Saturday, February 7, 2015

Wild about "Wild"

It was 63 degrees today - balmy for February. I have a certain dread about it. But hey, it’s wet right now so best not to buy trouble. On this date last year there was a bitter wind, snow cover, and it was 3 degrees below zero.

The meadowlarks are singing. Well, one anyway. Yesterday I couldn’t be sure of what I heard, but today on the feed ground the calls were unmistakable. We know these fine fellows can winter here, as we’ve seen groups of them flitting about the stackyard as we’re going back and forth feeding cows. But it is only when spring threatens that they go off by themselves and sing the melody we all know by heart.   

We had such fun last night watching public TV’s, Earth a New Wild. Wow, finally a show about the natural world that wasn’t a doomsday prediction. The show takes us from the Maasai in Kenya and a bat community in Austin, Texas, to black footed ferrets in South Dakota and the odd looking saiga antelope of Russia. The show celebrates man and his place within nature - as an active and caring participant.

We learned about the cherished cows of India, and that when they succumb to natural causes, their carcasses are moved to the outskirts of the city and left to decay. Their remains, once picked sanitizingly clean by hordes of vultures, are now rotting slowly, a putrid sight attracting feral dogs because the vultures are gone. Turns out they died from medicine given to the cows which left residuals in the meat. Once the medicine was banned, and with the help of man, the vultures are returning.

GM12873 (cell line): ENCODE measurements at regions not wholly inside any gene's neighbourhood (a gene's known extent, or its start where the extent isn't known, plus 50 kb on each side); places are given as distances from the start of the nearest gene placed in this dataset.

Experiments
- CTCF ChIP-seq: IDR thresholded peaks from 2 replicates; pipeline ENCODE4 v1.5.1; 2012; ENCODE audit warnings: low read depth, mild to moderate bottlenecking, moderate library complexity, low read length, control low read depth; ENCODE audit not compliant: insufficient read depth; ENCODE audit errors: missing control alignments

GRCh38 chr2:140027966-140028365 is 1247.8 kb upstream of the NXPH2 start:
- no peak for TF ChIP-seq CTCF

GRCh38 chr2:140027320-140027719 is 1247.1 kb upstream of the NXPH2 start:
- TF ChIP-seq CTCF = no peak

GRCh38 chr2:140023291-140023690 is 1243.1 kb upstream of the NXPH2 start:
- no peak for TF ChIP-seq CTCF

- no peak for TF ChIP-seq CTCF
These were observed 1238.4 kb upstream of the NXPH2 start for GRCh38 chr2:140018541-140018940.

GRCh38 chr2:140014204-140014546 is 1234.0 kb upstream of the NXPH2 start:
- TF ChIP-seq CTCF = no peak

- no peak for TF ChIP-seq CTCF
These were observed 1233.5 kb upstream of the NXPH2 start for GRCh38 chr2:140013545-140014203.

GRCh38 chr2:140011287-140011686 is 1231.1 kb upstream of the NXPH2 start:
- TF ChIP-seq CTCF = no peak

Another story profiled the reindeer of Norway and the hardy people that depend on them for their livelihood. Grazing keeps the tundra alive as the reindeer dig for lichen through the snow. Man assists by castrating some of the males. These males remain vigorous throughout the tough winters since they don’t expend energy on mating. They “break trail” through the ice to get at the lichen making way for the weaker animals of the herd to find food.

The second hour of the film concentrated on The Plains. And three (count’em three!) of the examples showed cows playing an important role in improving and maintaining landscapes that benefit wildlife. The host, Dr. M. Sanjayan, a conservation ecologist, admitted that he had been wrong in the past thinking that cattle and abundant wildlife could not exist in the same space.

I know of course that modern American ranching has its drawbacks. On our ranch we don’t herd cattle like the Maasai or keep our animals bunched like the Montana rancher profiled in the movie. Still, we keep learning, working on shortening the grazing period while lengthening the recovery period as much as we can within the constraints we find ourselves in.   

Our favorite story of the movie was about our hero, Allan Savory, from Zimbabwe, who founded the principles of Holistic Management and introduced the world to planned grazing whereby the needs of the “whole” are tended. Allan is shown in his homeland walking barefoot beside an elephant. He describes the need for more cattle, not less, if we want to reverse biodiversity loss and reinvigorate the brittle grasslands of the world. The key is managing those cattle.

It makes me happy to see an ecologist celebrate Savory’s work. Dr. Sanjayan, upon his visit to the Zimbabwean ranch which is populated with cows and wildlife, called the results, "spectacular.”

The show will continue on February 11. It and any repeat of the first episode should be required viewing, a place to start a conversation without arrows, but with hope.  

putting away some not so wild escapees


  1. we watched the show also. really enjoyed it

  2. I need to watch this! Sounds like maybe some people are realizing that cattle do not destroy grazing areas it is the land of management that does it!